The procedural document used for Operation A was the voluntary Model Code of Practice for the Welfare of Animals: Feral Livestock Animals: Destruction or Capture, Handling and Marketing (Standing Committee on Agriculture Animal Health Committee 2002). This document specifies that animals must be shot in accordance with the Queensland Animal Care and Protection Act 2001, which states that ‘it is an offence to kill an animal inhumanely’. This document provides guidelines for minimum acceptable outcomes for animal welfare for ‘feral livestock’ (e.g. a rifle should be a minimum calibre of 0.243 and use bullets with a minimum mass of 100 grains).
For Operation B, the national feral goat aerial shooting standard operating procedure (Sharp 2012) was the guiding procedural document, presumably because feral goats and fallow deer have similar body masses. This document specifies that a rifle or shotgun can be used, that shots be fired at either the heart or lung (hereinafter ‘thorax’) or head, and that animals should be shot at least twice in total in these anatomical zones. There is a requirement to fly back over each shot animal to apply follow-up shots to the thorax or head. The operational plan added the stipulation that all animals were to receive a minimum of two shots to the thorax before the shooter targeted another deer.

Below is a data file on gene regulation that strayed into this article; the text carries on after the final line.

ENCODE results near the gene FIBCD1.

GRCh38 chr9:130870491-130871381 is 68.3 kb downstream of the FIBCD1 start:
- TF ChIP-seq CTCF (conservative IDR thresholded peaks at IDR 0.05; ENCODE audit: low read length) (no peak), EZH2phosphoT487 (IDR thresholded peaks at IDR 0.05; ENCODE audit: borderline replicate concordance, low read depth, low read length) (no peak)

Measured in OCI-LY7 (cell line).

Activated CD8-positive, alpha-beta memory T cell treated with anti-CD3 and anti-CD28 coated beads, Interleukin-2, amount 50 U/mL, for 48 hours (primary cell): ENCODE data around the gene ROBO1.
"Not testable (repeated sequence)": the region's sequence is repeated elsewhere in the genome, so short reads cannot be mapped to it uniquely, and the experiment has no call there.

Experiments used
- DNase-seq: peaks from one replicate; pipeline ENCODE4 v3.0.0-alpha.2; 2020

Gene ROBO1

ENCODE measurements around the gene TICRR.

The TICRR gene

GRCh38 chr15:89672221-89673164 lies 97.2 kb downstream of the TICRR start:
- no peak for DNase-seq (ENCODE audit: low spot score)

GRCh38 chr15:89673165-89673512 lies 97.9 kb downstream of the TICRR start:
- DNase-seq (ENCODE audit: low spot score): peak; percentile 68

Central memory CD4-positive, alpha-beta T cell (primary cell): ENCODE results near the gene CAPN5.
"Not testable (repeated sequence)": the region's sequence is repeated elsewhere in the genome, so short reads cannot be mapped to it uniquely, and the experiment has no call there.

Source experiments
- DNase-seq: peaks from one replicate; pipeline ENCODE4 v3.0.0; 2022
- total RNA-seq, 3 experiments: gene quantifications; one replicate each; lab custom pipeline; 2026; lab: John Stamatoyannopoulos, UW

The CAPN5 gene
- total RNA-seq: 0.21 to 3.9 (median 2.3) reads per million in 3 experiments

For Operation C, the guiding procedural document was the Feral Animal Aerial Shooting Team (FAAST) Manual (Feral Animal Aerial Shooting Team 2020). This document contains stipulations similar to the national feral goat aerial shooting standard operating procedure (Sharp 2012), including mandatory repeat shooting with at least one shot to the thorax or, if not possible due to the position of the animal, the head. A fly-back procedure is also prescribed to confirm that an animal that has been shot is dead. If there is any doubt, a further shot must be directed into the thorax or head. The document also stipulates that the timing of shooting operations (i.e. what month they occur in) should be chosen to avoid the presence of dependent young (Feral Animal Aerial Shooting Team 2020).